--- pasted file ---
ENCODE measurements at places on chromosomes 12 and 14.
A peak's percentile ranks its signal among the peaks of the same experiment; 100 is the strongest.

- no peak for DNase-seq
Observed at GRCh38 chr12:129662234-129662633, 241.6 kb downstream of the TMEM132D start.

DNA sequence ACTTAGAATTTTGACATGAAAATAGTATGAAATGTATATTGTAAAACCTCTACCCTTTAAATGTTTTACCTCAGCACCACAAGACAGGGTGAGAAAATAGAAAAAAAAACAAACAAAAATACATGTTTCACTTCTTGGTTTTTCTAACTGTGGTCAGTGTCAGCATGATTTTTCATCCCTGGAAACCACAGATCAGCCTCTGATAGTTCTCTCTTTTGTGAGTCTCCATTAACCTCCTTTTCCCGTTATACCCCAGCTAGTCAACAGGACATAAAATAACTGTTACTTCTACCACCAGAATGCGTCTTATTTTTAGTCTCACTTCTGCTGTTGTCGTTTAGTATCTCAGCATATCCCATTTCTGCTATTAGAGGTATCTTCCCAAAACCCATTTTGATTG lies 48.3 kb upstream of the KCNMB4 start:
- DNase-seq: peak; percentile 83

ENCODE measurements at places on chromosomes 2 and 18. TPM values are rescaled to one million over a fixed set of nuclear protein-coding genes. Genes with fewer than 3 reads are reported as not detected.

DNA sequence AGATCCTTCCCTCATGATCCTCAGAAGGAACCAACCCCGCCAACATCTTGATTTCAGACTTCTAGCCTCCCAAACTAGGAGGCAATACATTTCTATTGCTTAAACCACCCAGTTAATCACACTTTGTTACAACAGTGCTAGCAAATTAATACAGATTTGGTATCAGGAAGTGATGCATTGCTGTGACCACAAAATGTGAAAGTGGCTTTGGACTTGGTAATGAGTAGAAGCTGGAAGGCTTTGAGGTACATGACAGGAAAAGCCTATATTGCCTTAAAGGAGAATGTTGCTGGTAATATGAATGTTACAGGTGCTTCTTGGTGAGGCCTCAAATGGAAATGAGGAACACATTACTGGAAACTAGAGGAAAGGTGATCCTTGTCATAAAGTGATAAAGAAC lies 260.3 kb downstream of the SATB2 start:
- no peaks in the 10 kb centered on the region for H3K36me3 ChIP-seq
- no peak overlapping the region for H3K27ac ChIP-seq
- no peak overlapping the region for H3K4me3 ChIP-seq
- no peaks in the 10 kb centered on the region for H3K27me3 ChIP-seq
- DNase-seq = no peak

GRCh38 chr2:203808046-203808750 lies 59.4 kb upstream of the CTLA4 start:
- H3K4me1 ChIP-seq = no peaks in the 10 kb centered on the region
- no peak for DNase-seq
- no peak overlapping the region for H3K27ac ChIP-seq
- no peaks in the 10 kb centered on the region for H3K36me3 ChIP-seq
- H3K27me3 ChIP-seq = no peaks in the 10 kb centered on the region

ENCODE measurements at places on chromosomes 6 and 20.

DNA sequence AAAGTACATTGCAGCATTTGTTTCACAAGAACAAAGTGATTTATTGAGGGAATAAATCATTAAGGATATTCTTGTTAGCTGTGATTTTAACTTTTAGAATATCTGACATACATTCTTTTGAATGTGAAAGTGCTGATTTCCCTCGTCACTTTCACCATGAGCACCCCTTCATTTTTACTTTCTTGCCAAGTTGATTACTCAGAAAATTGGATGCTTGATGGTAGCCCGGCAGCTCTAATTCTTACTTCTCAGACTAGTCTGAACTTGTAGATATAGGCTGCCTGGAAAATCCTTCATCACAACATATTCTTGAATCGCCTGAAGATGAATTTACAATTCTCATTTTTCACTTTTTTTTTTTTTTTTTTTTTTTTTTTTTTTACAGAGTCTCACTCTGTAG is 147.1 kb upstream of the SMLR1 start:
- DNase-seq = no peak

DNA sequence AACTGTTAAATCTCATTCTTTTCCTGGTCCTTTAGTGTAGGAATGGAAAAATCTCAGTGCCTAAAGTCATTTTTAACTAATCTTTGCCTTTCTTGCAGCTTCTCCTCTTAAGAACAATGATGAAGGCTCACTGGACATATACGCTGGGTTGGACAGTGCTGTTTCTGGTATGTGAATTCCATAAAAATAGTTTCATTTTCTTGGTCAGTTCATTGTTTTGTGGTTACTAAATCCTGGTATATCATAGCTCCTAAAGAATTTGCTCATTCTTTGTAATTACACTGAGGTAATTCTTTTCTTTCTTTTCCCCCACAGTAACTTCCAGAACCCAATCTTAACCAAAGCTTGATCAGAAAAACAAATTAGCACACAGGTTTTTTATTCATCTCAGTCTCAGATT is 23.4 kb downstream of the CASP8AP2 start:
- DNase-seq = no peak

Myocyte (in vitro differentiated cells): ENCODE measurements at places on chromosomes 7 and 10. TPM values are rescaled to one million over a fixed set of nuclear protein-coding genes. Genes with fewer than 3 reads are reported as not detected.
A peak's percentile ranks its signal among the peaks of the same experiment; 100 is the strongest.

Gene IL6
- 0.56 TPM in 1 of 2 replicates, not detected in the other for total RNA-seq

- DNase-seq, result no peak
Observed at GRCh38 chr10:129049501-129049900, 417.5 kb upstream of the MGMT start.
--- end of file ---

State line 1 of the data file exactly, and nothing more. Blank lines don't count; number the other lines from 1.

ENCODE measurements at places on chromosomes 12 and 14.